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Posts Tagged ‘natural pest control bradenton’

Florida Has the Best Bug Scientists Around!

Best Bug Scientists Around at UFWe don’t like to brag, but we have a lot of great things here in Florida. In St. Augustine, we have the oldest existing (and still settled) European settlement in North America; the Miami Dolphins are the only NFL team to play a perfect season;  we invented Gatorade, Coppertone sunscreen and air conditioning; and we have the strongest hurricanes… okay, so maybe not that last one!

And recently, the entomology department at the University of Florida was honored as the best in the entire world by the Center for World University Rankings.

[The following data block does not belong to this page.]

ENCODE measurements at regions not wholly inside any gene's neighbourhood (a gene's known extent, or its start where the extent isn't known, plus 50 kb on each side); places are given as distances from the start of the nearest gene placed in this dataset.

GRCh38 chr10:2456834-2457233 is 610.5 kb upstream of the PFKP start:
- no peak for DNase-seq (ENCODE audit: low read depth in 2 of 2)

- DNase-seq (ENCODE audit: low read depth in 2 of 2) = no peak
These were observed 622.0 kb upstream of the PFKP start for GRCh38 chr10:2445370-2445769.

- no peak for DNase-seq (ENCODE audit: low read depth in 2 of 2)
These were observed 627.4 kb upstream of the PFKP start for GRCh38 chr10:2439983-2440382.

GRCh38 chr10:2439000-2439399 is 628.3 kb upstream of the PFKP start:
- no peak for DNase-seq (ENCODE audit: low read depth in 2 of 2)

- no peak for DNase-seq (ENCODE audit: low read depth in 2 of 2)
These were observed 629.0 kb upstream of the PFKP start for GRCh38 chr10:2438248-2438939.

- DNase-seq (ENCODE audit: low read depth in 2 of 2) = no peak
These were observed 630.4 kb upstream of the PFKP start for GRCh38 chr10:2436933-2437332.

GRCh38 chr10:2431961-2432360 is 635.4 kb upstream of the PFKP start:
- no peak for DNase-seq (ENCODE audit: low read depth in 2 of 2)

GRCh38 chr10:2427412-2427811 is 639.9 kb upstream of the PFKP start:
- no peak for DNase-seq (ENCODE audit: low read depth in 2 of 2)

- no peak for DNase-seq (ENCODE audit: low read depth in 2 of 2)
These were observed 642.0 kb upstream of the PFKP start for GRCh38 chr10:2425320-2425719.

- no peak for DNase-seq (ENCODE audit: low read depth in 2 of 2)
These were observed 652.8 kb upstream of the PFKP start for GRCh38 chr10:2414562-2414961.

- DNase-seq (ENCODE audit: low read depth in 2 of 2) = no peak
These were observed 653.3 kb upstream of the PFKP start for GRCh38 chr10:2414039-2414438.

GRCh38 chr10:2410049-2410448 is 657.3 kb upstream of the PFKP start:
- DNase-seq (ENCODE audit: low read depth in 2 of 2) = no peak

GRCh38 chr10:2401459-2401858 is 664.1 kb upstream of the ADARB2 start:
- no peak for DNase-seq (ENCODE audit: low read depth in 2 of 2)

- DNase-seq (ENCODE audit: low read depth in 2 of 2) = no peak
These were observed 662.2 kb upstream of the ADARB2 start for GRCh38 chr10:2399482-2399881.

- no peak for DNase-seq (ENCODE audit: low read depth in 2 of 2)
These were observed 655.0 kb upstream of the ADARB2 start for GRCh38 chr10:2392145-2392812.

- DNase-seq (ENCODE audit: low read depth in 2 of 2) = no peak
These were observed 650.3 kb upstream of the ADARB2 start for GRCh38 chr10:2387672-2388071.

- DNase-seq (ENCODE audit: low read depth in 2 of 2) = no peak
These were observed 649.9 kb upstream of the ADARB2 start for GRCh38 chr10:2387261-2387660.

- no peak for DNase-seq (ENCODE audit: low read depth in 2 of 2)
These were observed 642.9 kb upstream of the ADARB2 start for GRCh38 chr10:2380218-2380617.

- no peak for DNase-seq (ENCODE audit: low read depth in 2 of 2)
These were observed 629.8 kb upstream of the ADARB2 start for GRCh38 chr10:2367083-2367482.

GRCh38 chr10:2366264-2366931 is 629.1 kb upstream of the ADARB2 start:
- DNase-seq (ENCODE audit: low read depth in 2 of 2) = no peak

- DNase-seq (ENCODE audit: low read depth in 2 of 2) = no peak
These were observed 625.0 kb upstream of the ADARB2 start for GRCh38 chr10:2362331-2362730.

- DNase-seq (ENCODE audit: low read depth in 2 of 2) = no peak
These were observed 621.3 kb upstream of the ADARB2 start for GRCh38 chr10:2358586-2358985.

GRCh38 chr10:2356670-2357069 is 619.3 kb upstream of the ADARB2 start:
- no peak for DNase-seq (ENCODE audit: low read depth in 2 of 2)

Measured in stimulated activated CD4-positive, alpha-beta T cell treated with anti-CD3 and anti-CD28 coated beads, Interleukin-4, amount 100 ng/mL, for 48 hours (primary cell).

How do They Know?

The Center ranks universities across the globe in 227 subject categories, ranking the education and training of students as well as the prestige of faculty, based on several factors, including the number of articles published in top-tier research journals.

The center uses data from Clarivate Analytics, formerly part of the Reuters news service, and is the only such list to rank universities worldwide.

The Center started the ranking project in 2012 as an experiment to rank the top 100 out of 25,000 degree granting universities in the world. Two years later, they expanded to the top 1000, the largest ranking of universities in the world – far more than the US News & World Report or Forbes reports.

That’s Impressive!